1. Key Takeaways from the FDA’s Public Hearing on Products Containing Cannabis and Cannabis-Derived Compounds By Stefan Gafner, PhD (June 2019)
    As cannabis and cannabis-derived ingredients experience a boom in popularity in the food, beverage, cosmetic, and supplement industries, the FDA faces the issue of regulating this new market. To hear insights about safety, quality, and marketing claims, the FDA held a public hearing on May 31, 2019. Gafner attended this hearing and has reported the main concerns held by the agency and those who gave expert testimony.
  2. Ten Fast Facts About Frankincense By Anjanette DeCarlo, PhD, Stephen Johnson, and Denzil Phillips (August 2019)
    The authors, who are natural products and aromatic plant experts, examine 10 common misconceptions about frankincense, an aromatic resin from Boswellia species. In light of a report from July 2019 that warned of an impending collapse in Boswellia populations, understanding this plant, which has thousands of years of ceremonial and medicinal use, is more vital than ever.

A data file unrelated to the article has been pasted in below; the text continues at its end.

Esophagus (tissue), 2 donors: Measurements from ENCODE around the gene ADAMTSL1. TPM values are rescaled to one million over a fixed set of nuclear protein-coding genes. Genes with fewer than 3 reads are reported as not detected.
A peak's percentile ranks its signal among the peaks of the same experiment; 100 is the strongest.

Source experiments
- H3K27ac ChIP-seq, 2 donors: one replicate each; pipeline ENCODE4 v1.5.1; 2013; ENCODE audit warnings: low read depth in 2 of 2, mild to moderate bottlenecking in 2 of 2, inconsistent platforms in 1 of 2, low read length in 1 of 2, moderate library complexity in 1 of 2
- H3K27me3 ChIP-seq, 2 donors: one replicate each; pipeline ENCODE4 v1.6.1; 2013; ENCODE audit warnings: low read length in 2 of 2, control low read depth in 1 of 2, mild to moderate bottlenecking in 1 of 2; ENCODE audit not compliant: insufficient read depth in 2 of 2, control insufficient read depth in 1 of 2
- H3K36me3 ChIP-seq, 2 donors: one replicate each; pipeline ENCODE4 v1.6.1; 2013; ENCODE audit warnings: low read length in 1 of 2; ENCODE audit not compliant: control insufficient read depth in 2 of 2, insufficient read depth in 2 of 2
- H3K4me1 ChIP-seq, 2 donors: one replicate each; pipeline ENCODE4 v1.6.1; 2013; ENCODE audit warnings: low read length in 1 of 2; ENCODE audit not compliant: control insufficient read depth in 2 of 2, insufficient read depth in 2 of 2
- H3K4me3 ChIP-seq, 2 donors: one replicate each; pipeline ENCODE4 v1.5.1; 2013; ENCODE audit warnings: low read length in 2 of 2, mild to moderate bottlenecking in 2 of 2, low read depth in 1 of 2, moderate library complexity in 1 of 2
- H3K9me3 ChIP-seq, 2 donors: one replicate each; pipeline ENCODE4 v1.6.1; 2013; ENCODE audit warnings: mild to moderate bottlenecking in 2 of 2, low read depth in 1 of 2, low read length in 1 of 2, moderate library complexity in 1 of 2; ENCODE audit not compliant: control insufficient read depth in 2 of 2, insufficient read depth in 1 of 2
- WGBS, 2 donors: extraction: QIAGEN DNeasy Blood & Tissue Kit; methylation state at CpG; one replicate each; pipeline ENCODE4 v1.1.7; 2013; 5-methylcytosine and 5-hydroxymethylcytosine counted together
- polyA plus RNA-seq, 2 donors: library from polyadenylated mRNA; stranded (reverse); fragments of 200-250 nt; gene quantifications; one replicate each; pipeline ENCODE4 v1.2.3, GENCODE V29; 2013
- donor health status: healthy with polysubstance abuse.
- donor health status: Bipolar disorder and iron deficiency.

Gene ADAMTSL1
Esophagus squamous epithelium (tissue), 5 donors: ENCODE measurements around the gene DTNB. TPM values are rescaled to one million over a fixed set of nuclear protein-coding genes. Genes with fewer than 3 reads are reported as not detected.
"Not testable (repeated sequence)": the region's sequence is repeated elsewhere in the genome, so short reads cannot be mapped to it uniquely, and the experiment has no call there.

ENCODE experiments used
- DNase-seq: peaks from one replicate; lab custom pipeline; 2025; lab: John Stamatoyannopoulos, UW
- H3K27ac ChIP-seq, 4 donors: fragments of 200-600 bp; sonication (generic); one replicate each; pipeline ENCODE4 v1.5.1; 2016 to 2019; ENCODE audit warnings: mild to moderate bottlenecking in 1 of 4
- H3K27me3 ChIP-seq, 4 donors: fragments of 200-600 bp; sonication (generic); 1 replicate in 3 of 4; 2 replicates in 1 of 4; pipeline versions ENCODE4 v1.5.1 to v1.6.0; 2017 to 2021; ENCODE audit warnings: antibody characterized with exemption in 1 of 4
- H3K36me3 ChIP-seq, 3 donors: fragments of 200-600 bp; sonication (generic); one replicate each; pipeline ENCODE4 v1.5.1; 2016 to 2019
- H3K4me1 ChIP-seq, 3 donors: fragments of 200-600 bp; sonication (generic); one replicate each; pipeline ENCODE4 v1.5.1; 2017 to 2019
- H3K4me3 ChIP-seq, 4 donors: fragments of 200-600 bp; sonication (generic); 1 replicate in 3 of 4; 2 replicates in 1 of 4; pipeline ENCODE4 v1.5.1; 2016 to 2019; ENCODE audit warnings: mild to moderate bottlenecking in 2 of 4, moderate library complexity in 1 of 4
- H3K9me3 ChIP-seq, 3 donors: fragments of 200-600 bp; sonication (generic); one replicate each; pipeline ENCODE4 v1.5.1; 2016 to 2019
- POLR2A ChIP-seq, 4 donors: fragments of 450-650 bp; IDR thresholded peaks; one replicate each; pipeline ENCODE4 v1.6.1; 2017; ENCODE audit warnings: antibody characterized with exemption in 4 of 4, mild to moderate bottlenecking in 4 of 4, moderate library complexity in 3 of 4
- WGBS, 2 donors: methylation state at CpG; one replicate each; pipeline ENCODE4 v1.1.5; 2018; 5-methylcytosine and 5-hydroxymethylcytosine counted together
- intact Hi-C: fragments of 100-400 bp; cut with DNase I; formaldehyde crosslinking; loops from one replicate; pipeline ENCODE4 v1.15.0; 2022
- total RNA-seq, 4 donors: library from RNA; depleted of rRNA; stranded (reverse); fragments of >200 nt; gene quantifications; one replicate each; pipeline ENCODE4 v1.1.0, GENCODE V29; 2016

3. Conservatory Controversy: Iboga Confiscation and Professor Suspensions at Ohio’s Miami University By Karen Raterman (December 2019)
    In November 2018, two professors, a staff member, and a student at Miami University in Hamilton, Ohio, were suspended or asked to resign after the discovery of an iboga plant in the school’s conservatory over concerns with its potential illicit use. The situation, which is ongoing, has drawn criticism from various quarters and raises questions about the legal status of certain plants, academic freedom, and the pursuit of knowledge deemed “criminal.”
  4. American Herbal Pharmacopoeia Publishes Oshá Monograph and Therapeutic Compendium By Hannah Bauman (January 2019)
    In December 2018, the American Herbal Pharmacopoeia (AHP) published a monograph and therapeutic compendium for oshá root. According to AHP, this monograph includes the first published pharmacopeial standards for this relatively unknown North American botanical. Though oshá has yet to gain widespread market appeal, Native American tribes have used the root extensively in various ways, most notably for upper respiratory infections.
  5. Food as Medicine Update: Watermelon (Citrullus lanatus, Cucurbitaceae) By Jenny Perez, Hannah Bauman, and Becky Nichols (July 2019)